If you’re on the road, strapped for cash, and in need of shelter, building a fort is one of your best options. In the following guide, I will present an overview of fort building techniques that may one day save you from the elements.
The hardest part about building a shelter is finding the right material. It often takes an entire day of scouting until you find those perfect branches and boxes. One of the simplest fort designs is the construction horse. It requires two sets of congruent boards, branches or bamboo and one long piece to secure across the top. See below. Fort Skeleton, Albanian-Montenegrin border.
This is one of the easiest and strongest designs to build. The more weight added to the sides, the more sturdy the structure becomes. In this particular case, I made the mistake of building to close to the sea. When high tide came, I had to build a wall for protection. Always take into account the tides when building near water.
When I completed her, my German friend Angie and I, and our rucksacks were able to fit comfortably inside. With a relentless sun and temperatures around 111F or 44C this fort saved us from dehydration and heat stoke.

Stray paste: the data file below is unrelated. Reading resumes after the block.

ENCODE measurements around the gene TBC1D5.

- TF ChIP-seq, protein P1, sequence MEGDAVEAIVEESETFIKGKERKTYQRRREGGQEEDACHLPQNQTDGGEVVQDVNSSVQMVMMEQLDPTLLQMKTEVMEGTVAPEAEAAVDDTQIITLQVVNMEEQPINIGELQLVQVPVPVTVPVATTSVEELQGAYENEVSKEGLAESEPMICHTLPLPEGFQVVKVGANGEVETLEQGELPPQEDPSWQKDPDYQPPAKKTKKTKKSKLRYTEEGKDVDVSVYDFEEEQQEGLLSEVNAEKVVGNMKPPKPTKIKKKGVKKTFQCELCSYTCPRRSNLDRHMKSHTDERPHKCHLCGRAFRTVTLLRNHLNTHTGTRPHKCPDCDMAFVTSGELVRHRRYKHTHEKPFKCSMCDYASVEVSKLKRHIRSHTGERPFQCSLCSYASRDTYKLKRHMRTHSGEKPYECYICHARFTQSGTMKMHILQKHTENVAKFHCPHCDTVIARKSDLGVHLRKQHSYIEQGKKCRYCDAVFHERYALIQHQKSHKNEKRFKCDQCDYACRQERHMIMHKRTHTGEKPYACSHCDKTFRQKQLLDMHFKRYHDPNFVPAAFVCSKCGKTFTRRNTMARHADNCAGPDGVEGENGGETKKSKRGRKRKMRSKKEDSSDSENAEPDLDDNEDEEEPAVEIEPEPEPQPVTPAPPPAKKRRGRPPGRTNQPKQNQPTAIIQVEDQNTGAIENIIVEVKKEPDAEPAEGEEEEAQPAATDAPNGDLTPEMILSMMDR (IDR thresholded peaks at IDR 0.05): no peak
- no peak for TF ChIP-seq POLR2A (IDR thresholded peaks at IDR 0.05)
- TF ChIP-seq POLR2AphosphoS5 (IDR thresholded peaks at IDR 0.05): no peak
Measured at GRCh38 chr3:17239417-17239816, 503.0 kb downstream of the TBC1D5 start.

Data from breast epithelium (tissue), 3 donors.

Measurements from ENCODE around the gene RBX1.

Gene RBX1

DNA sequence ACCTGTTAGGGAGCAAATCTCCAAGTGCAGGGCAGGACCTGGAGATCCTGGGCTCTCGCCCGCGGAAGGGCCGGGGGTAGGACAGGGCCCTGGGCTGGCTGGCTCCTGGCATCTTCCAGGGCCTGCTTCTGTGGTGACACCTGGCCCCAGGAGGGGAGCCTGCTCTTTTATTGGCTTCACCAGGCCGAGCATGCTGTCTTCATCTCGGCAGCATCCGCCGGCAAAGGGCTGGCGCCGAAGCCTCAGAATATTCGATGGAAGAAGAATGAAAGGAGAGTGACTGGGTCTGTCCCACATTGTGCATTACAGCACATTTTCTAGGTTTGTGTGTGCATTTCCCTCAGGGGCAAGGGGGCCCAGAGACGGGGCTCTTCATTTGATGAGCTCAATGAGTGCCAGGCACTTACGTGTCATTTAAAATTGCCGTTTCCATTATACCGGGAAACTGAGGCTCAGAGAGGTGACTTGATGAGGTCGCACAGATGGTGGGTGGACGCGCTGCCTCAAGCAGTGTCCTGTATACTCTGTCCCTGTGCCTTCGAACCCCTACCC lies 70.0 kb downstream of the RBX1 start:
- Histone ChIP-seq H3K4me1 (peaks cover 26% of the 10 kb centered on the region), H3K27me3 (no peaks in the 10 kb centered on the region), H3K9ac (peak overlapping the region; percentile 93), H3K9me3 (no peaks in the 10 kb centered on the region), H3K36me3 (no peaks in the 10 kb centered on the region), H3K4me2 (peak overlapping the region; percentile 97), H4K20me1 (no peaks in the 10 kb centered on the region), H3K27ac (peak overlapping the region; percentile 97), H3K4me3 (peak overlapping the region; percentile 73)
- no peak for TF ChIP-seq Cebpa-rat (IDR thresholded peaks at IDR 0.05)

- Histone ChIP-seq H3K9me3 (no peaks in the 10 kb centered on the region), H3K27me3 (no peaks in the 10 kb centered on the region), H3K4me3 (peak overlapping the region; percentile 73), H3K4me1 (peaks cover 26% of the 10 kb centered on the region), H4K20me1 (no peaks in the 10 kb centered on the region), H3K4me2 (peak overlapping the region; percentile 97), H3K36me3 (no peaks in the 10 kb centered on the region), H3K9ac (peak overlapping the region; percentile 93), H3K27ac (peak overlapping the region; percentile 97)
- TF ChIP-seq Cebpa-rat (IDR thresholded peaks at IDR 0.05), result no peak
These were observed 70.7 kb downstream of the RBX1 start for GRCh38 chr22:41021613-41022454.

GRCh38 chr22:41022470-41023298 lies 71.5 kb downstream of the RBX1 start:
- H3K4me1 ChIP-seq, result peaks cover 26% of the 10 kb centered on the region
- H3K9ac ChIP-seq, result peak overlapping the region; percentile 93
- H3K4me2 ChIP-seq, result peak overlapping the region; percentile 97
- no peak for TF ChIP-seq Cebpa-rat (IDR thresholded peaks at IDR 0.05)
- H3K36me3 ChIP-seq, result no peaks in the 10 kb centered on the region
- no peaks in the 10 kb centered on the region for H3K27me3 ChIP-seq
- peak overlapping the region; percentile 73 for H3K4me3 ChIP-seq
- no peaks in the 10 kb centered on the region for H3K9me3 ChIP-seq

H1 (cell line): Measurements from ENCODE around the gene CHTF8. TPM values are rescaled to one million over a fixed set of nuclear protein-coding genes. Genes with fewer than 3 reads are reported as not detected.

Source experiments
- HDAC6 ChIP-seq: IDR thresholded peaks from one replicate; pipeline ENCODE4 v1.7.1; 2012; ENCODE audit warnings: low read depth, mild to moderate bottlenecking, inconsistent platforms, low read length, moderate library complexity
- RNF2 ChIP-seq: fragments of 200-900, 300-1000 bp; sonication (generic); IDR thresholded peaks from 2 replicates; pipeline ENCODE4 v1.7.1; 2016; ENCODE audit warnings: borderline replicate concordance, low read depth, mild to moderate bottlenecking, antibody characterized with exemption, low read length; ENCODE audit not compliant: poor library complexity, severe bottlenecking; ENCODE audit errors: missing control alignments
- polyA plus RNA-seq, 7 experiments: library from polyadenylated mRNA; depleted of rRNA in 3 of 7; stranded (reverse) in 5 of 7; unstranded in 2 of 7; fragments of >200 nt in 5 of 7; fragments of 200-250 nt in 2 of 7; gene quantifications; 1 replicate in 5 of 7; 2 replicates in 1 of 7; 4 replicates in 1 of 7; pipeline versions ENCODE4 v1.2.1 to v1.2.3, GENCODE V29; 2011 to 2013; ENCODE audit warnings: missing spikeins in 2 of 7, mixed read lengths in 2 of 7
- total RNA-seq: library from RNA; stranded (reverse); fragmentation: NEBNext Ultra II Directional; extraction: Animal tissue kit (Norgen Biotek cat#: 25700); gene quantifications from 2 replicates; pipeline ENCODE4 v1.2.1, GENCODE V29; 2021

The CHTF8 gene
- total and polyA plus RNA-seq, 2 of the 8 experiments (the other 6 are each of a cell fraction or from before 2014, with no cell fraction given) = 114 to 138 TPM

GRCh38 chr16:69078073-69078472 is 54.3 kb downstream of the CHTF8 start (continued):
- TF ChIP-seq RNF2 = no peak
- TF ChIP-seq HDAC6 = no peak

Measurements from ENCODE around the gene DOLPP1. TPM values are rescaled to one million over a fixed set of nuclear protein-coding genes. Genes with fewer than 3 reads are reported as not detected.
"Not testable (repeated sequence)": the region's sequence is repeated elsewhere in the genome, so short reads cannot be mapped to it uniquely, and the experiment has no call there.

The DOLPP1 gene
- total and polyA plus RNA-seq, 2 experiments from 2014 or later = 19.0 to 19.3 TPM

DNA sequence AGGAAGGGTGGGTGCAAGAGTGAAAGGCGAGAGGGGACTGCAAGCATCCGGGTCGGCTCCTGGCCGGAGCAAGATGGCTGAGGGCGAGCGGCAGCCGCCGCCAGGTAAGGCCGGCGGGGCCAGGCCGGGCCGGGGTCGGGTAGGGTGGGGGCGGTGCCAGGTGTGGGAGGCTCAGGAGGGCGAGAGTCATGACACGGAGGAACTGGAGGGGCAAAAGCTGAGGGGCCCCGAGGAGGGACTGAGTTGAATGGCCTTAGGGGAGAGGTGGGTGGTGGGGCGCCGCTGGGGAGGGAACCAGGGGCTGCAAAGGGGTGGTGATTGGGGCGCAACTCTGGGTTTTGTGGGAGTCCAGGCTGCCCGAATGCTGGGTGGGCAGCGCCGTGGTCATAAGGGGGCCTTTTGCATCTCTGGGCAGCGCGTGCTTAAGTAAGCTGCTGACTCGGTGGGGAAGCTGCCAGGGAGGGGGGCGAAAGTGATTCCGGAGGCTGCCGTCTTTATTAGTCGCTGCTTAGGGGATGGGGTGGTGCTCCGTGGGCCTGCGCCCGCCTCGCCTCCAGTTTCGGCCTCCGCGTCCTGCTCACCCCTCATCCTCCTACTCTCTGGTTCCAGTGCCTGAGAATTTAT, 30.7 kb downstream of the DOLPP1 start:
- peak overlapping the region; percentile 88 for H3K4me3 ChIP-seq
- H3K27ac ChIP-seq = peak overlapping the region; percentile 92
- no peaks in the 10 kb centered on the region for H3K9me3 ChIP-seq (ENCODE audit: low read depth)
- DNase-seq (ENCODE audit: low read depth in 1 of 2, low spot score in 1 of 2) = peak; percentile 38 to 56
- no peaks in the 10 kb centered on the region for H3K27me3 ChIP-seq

This next fort is very similar in design to the last but is illustrative of the need to be resourceful and creative in the building process.
Here, almost all of the main support branches were curved which presented a bit of a challenge and I could not find a long board for the roof. So, I wandered the streets of Alexandropolis until I came across some police tape and bamboo drapes. These items proved more useful than I initially thought.
To sum up, when fort building, you must weigh the opportunity cost of potential exhaustion and the need for shelter. It generally takes a lot of time and energy to build a fort, so if you won’t be staying at least a few nights, it’s probably not worth it. On the other hand, if refuge from the elements is a must and you’re nowhere near civilization, your fort may just save your life.